The number of green cards issued to immigrants already in the country who wanted to change their temporary status surged above pre-pandemic levels, according to new research from the Pew Research Center, which also found that the number of green cards issued to new arrivals increased but fell short of earlier totals of the pre pandemic period. Following a sharp decline during the coronavirus outbreak, the number of immigrants acquiring green cards as new, lawful U.S. permanent residents increased last year to prepandemic levels.
According to quarterly admissions data from the federal Office of Immigration Statistics, 282,000 persons acquired green cards in the last quarter of the fiscal year, which ran from July to September 2021. This figure exceeded the quarterly average for the period from October 2015 to March 2020 by a little margin and was higher than in any quarter since April–June 2017. In the middle of 2020, new green card issuances reached a quarterly low of 79,000 during the pandemic.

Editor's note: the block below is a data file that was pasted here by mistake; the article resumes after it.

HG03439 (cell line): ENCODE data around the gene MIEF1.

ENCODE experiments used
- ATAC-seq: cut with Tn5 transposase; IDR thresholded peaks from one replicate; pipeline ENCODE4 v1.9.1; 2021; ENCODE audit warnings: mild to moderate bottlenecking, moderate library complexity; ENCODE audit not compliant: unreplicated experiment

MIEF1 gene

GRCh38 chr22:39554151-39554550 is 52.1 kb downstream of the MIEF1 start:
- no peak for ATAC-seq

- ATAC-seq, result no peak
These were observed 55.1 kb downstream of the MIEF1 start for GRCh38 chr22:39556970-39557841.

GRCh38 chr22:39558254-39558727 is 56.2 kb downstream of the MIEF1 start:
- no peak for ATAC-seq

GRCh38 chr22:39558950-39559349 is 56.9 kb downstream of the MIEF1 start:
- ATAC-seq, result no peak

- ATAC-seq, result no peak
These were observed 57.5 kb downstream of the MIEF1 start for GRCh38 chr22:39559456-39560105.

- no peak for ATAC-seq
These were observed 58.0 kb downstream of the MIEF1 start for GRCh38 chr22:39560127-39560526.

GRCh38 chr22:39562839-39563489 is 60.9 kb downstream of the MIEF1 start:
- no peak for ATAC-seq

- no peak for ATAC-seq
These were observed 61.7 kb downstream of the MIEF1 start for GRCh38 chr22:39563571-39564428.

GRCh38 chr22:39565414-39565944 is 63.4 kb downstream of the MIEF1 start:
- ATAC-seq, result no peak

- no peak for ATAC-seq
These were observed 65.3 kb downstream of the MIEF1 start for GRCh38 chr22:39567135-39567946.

Around 19,000 green cards were awarded to new immigrants to the U.S. during the third quarter of the fiscal year, which was the pandemic’s low point for visa and legal permanent status issuances, as opposed to an average of about 134,000 each quarter for the period from October 2015 to March 2020. Approximately 105,000 green cards were granted to newly arrived immigrants in the U.S. during the final quarter of fiscal 2021, from June to September of that year, or about 78 percent of the quarterly average prior to the epidemic.
A record number of employment-based immigrant visas (green cards) will be made available in Fiscal Year 2022, the U.S. Department of State (DOS) just stated. There will likely be an excess of 150,000 green cards, which will result in a record-breaking 290,000
employment-based green cards becoming available.
By The Immigration Post – Guest Editor